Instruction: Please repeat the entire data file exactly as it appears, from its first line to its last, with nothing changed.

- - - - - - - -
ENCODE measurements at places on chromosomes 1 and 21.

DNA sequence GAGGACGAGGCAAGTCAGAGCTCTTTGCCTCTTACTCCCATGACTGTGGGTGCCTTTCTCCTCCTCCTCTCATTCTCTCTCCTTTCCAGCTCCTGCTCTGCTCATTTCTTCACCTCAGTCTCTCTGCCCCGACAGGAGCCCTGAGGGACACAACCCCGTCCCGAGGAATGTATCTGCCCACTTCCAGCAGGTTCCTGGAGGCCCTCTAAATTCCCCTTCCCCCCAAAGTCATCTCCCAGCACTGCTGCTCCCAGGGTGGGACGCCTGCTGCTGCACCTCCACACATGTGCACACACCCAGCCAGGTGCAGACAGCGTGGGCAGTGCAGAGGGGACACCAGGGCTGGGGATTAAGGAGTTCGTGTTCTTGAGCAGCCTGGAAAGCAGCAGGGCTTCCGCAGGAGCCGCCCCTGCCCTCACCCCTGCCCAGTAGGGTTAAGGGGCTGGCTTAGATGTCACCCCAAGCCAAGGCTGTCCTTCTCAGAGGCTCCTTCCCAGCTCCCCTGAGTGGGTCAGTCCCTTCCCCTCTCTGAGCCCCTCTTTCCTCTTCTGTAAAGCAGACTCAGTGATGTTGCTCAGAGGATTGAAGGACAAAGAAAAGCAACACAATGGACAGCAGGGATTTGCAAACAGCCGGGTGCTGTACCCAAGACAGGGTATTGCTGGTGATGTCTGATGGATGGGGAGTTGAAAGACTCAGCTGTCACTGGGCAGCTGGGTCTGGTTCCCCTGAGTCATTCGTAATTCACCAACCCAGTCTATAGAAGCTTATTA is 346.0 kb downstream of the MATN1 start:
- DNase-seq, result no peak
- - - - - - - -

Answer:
ENCODE measurements at places on chromosomes 1 and 21.

DNA sequence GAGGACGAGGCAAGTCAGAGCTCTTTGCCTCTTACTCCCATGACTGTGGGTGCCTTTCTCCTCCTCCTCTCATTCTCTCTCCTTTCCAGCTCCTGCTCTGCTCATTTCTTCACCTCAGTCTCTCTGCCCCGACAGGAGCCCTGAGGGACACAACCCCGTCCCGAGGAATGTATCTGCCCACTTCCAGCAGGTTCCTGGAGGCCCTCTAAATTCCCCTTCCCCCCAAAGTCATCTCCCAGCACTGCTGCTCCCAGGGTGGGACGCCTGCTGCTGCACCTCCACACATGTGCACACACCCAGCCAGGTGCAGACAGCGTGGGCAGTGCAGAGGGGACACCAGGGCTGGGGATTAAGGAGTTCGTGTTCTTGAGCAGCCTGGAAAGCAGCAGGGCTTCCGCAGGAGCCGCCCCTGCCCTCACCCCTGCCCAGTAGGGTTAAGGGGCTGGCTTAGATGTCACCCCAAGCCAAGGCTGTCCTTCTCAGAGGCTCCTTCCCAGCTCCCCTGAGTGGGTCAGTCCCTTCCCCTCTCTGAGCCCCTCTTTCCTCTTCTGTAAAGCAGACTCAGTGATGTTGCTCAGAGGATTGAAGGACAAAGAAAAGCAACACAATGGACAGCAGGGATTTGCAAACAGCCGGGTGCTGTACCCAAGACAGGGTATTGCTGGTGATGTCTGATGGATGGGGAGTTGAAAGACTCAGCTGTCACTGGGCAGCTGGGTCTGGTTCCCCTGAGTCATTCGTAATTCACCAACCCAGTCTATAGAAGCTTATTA is 346.0 kb downstream of the MATN1 start:
- DNase-seq, result no peak